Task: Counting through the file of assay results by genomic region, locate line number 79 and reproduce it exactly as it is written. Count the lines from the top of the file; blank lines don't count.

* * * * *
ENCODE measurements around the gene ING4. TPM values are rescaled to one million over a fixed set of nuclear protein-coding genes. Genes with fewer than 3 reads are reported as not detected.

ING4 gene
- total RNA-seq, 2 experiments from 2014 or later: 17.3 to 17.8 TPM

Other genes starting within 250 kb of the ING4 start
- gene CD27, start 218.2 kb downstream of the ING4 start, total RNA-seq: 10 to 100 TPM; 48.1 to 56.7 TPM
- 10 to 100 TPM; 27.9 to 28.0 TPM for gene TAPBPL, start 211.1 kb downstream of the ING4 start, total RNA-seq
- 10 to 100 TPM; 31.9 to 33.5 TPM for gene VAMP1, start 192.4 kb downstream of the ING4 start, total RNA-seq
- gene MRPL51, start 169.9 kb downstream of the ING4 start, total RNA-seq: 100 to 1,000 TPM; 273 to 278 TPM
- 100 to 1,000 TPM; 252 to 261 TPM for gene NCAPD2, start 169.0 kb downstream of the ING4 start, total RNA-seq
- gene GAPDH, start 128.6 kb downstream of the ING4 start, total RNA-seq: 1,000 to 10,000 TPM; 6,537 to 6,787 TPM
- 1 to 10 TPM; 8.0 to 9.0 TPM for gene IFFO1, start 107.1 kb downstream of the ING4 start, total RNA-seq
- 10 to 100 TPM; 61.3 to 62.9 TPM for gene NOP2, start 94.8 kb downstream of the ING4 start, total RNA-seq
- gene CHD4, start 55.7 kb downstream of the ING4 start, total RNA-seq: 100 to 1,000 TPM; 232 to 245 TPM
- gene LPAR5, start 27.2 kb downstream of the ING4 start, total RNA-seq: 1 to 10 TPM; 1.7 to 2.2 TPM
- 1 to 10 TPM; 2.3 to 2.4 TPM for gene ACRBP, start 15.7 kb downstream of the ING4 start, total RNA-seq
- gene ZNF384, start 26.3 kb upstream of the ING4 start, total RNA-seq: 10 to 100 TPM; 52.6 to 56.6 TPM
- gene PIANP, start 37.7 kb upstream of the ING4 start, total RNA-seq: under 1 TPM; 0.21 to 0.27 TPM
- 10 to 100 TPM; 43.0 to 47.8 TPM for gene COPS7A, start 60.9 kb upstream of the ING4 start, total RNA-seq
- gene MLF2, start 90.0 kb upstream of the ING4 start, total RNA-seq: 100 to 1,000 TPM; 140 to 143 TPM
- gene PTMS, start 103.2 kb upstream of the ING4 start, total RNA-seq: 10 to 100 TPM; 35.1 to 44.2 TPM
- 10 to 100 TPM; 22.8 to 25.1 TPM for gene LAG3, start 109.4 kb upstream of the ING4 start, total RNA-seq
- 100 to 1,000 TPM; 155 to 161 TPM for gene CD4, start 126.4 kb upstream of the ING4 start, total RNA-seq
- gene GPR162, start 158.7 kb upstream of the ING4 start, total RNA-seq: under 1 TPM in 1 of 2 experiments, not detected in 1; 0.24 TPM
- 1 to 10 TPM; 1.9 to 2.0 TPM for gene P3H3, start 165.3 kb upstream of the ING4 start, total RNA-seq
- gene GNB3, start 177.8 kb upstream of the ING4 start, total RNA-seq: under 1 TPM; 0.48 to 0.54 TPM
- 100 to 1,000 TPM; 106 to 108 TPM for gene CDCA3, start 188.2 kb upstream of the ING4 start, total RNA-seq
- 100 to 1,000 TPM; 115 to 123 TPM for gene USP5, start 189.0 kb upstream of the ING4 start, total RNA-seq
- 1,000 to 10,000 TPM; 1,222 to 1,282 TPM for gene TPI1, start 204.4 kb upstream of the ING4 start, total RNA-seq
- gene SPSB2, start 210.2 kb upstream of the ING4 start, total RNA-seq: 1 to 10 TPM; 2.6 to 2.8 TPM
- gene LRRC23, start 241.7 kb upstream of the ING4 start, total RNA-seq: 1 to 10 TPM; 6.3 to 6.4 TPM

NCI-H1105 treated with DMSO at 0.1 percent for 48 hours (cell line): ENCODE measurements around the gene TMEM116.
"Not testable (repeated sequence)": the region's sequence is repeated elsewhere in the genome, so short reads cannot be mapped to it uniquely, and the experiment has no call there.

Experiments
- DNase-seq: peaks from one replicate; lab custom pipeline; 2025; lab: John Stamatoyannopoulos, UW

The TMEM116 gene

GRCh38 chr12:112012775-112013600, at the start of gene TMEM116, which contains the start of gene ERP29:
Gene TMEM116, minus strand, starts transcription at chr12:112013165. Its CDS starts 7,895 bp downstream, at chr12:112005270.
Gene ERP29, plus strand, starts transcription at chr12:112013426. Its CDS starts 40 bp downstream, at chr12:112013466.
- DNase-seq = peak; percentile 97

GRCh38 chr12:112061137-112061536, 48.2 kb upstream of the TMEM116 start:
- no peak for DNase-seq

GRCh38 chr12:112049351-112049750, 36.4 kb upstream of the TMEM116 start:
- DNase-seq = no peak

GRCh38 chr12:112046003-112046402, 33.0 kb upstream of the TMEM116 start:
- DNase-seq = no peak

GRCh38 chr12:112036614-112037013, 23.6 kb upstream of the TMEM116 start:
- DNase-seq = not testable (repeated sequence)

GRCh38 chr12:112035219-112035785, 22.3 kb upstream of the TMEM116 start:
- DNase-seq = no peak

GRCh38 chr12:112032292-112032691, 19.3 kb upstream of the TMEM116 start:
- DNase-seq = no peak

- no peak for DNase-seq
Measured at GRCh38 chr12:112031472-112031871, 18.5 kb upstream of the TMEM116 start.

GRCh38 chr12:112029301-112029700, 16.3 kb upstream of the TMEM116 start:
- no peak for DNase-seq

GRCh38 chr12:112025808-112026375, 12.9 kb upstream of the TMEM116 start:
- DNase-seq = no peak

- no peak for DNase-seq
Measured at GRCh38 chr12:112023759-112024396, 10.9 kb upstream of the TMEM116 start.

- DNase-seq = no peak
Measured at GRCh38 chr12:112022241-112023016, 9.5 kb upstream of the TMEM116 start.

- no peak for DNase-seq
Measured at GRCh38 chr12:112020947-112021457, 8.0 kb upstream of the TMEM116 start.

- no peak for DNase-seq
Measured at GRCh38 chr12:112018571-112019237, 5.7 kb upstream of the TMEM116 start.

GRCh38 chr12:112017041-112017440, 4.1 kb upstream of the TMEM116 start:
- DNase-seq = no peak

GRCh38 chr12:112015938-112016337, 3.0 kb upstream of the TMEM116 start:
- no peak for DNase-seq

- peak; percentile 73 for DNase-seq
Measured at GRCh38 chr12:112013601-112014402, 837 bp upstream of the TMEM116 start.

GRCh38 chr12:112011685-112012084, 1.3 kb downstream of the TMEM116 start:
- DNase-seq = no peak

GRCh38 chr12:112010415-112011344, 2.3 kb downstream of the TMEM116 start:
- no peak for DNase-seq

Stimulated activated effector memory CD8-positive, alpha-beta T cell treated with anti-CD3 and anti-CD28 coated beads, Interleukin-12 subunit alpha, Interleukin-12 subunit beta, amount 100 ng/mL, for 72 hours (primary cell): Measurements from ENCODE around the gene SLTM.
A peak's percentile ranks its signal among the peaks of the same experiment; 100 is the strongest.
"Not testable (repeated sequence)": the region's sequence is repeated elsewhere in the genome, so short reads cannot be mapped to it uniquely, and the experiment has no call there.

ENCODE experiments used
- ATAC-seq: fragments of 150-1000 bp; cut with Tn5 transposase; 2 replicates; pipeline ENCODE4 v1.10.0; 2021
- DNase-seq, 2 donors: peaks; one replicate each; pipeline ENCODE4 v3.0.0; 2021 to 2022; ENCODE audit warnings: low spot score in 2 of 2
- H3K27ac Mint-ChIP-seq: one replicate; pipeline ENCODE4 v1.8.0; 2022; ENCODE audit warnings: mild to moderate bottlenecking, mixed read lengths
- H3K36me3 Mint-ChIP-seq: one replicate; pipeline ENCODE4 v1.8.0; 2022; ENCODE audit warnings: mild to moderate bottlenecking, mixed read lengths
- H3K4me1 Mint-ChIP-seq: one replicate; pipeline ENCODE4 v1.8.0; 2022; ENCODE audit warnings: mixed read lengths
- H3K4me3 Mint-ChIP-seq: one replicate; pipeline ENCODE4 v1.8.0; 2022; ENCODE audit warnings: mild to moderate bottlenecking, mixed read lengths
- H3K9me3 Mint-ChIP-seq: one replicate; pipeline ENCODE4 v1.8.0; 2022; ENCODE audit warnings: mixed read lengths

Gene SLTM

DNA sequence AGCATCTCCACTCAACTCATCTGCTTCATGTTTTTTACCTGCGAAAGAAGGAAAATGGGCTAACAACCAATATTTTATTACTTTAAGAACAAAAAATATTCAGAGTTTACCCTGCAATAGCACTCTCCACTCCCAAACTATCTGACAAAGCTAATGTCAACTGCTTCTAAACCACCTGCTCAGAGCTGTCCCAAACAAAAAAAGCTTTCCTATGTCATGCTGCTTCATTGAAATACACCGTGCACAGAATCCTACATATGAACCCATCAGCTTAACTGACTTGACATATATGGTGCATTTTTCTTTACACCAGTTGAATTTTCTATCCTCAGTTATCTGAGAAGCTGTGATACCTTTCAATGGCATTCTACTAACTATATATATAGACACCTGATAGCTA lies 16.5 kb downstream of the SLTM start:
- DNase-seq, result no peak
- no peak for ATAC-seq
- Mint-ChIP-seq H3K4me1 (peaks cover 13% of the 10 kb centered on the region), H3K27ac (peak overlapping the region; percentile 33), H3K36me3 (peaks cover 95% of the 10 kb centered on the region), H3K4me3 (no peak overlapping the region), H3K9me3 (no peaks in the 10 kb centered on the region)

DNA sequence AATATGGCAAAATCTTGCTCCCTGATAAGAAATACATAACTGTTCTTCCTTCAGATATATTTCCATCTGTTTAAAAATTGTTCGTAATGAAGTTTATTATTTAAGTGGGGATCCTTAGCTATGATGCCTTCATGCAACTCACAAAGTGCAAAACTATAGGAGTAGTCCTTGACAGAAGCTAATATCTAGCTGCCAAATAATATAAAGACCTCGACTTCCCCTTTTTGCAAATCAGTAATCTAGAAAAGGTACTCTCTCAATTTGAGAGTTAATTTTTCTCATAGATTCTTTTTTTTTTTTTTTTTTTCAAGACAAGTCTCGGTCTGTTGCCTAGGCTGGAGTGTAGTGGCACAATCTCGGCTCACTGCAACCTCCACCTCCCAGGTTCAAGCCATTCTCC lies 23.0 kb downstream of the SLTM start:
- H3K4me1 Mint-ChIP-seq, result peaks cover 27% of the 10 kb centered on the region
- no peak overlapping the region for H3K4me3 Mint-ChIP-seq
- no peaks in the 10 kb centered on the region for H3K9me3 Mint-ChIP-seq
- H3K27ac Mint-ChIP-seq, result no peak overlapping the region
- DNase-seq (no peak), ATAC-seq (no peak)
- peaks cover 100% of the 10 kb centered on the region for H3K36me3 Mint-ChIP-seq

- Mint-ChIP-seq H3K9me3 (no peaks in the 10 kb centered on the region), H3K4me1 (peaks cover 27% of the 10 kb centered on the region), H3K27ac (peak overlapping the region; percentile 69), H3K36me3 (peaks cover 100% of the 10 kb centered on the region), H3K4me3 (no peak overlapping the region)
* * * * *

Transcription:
ENCODE experiments used